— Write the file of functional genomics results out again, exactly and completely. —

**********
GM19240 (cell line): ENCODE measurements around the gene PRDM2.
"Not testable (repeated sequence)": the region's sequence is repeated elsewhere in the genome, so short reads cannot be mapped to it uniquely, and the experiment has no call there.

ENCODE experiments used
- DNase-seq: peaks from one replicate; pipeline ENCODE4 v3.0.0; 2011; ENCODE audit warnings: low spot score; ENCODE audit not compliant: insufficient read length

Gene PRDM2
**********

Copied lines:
GM19240 (cell line): ENCODE measurements around the gene PRDM2.
"Not testable (repeated sequence)": the region's sequence is repeated elsewhere in the genome, so short reads cannot be mapped to it uniquely, and the experiment has no call there.

ENCODE experiments used
- DNase-seq: peaks from one replicate; pipeline ENCODE4 v3.0.0; 2011; ENCODE audit warnings: low spot score; ENCODE audit not compliant: insufficient read length

Gene PRDM2